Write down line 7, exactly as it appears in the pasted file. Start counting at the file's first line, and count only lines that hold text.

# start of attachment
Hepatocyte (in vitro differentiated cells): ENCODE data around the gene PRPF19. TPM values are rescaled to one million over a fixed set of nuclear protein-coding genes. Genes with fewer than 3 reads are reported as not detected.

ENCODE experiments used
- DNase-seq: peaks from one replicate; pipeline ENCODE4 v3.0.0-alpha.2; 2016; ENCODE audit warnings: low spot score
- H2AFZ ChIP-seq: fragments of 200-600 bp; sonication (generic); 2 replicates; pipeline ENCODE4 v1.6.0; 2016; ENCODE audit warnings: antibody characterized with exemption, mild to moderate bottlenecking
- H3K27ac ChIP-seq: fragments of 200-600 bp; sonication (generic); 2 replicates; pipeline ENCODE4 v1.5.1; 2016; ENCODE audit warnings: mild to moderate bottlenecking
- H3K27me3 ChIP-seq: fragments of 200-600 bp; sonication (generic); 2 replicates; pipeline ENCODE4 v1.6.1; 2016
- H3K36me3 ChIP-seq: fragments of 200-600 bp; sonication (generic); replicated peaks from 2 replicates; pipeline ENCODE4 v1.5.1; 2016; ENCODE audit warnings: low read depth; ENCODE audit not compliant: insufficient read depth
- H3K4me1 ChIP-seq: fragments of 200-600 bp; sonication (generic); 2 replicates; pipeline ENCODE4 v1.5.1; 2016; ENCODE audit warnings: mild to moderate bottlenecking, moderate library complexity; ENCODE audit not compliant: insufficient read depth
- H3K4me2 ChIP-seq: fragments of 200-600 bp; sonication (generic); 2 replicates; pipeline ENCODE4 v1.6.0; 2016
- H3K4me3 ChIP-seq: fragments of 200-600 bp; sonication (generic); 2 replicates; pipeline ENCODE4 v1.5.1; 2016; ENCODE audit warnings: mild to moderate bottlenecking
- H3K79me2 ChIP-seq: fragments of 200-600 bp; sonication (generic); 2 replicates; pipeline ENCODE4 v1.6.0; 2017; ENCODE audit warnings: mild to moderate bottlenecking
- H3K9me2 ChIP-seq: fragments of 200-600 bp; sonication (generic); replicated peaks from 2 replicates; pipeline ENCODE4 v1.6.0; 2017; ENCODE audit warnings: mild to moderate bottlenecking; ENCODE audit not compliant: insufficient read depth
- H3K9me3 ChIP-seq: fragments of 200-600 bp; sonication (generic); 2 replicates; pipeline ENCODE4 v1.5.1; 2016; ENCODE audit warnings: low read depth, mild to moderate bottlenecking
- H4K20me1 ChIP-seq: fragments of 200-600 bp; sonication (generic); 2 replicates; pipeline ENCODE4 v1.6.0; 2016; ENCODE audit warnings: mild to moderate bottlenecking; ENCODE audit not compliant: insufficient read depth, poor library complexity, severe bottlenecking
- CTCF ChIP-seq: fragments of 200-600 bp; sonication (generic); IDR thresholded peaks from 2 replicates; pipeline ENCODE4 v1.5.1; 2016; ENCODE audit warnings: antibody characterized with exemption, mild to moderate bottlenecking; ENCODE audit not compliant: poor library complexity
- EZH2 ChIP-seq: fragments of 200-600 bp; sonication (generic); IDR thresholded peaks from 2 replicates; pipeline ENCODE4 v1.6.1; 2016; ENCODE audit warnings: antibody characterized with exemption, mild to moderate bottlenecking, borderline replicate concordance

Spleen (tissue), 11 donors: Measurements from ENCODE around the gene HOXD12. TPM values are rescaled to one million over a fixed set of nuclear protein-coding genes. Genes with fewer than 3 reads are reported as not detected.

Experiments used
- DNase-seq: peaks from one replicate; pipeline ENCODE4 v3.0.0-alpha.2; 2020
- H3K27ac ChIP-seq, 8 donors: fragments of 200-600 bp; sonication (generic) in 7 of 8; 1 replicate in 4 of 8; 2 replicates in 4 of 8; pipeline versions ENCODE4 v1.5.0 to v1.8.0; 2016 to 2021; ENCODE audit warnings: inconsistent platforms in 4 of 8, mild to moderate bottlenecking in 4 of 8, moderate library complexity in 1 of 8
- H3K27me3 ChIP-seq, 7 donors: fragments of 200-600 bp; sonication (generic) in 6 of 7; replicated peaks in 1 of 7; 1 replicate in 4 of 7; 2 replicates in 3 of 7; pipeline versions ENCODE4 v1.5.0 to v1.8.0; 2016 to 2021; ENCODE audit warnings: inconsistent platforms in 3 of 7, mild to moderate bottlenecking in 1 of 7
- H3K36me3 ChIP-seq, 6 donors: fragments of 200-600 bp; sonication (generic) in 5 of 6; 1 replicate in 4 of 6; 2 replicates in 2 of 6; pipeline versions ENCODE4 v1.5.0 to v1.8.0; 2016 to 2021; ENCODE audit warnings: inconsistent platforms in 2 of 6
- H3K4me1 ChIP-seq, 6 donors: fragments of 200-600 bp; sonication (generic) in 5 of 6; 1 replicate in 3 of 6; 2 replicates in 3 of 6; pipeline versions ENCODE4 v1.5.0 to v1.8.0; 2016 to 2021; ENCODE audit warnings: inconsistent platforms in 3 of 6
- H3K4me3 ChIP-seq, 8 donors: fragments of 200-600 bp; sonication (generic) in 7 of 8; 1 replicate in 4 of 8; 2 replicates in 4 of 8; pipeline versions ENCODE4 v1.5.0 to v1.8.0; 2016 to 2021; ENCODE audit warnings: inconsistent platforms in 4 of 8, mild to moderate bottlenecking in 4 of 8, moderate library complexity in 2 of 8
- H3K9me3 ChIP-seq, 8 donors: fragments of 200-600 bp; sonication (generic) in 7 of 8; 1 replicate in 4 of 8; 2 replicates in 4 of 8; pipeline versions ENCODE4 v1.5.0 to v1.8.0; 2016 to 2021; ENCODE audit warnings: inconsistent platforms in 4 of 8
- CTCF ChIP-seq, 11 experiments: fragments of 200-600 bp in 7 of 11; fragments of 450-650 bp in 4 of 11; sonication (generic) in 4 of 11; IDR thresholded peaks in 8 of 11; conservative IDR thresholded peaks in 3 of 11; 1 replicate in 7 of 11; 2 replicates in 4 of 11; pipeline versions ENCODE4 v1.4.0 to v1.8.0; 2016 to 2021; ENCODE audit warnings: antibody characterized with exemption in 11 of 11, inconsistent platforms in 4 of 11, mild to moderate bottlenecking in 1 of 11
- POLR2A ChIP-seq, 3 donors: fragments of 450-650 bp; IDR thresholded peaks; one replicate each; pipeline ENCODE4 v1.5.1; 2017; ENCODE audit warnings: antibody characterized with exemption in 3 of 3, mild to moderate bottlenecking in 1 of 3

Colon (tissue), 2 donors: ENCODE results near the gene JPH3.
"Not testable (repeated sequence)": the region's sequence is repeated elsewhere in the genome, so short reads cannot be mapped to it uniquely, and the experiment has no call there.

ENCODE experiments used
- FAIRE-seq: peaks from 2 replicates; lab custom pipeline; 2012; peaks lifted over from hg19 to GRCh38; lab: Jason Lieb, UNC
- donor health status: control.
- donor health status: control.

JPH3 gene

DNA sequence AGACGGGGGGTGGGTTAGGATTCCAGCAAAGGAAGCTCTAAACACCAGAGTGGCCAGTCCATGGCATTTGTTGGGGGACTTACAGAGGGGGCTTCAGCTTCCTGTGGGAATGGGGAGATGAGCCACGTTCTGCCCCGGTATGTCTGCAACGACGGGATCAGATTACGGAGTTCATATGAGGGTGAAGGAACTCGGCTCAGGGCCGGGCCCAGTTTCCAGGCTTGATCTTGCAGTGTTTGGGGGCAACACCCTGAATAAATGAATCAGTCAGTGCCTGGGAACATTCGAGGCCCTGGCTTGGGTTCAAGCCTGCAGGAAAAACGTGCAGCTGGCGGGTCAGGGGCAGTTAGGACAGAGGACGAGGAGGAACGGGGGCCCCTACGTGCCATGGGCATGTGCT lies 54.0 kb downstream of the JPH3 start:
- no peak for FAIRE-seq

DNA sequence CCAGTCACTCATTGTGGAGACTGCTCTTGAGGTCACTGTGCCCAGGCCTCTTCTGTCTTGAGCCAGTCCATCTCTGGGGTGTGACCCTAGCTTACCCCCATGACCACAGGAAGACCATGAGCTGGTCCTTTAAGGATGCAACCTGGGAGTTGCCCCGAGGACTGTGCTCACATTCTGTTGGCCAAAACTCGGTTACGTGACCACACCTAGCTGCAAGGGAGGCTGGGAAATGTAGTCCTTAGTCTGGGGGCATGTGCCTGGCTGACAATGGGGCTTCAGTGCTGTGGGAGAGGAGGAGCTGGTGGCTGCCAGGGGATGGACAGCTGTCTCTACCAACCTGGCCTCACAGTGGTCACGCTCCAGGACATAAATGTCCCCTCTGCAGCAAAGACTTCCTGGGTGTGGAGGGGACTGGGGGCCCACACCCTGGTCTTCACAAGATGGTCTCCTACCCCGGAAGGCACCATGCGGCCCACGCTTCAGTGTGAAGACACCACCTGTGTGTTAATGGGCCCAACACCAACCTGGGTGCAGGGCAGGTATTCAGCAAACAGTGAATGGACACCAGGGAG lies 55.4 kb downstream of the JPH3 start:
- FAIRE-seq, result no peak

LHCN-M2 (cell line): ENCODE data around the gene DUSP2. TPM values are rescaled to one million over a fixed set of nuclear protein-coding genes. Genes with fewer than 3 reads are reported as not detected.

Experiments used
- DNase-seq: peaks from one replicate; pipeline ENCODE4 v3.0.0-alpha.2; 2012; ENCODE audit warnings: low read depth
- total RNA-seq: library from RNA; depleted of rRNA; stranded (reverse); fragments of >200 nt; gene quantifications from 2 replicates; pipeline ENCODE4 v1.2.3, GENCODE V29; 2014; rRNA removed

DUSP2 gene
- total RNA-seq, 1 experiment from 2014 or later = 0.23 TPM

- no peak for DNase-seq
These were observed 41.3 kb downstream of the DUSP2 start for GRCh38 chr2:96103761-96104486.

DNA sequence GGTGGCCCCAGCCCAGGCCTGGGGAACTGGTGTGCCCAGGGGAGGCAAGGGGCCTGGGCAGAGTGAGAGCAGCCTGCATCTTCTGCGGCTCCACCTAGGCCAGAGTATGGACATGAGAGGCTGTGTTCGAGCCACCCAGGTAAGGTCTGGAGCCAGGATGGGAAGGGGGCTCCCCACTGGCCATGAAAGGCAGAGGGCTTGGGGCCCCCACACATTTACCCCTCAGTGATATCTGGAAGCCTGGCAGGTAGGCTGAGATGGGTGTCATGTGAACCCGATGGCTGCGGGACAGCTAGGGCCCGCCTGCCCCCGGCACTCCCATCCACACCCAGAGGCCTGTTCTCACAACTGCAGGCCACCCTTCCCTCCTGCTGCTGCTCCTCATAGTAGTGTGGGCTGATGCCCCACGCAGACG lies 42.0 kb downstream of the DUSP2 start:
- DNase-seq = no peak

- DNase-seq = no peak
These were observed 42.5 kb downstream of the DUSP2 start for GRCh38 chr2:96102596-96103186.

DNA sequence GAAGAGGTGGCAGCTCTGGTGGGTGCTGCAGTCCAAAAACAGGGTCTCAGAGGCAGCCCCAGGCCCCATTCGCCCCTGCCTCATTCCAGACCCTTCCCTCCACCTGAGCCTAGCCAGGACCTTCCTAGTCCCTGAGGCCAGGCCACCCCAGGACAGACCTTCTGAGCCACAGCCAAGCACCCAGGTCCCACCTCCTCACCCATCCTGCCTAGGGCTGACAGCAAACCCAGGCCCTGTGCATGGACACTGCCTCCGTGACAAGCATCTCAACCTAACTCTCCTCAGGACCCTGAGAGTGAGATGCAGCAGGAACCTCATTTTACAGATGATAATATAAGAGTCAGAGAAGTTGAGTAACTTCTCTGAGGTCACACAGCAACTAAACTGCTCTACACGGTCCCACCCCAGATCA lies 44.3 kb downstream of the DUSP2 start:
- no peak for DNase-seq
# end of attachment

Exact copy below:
- H3K36me3 ChIP-seq: fragments of 200-600 bp; sonication (generic); replicated peaks from 2 replicates; pipeline ENCODE4 v1.5.1; 2016; ENCODE audit warnings: low read depth; ENCODE audit not compliant: insufficient read depth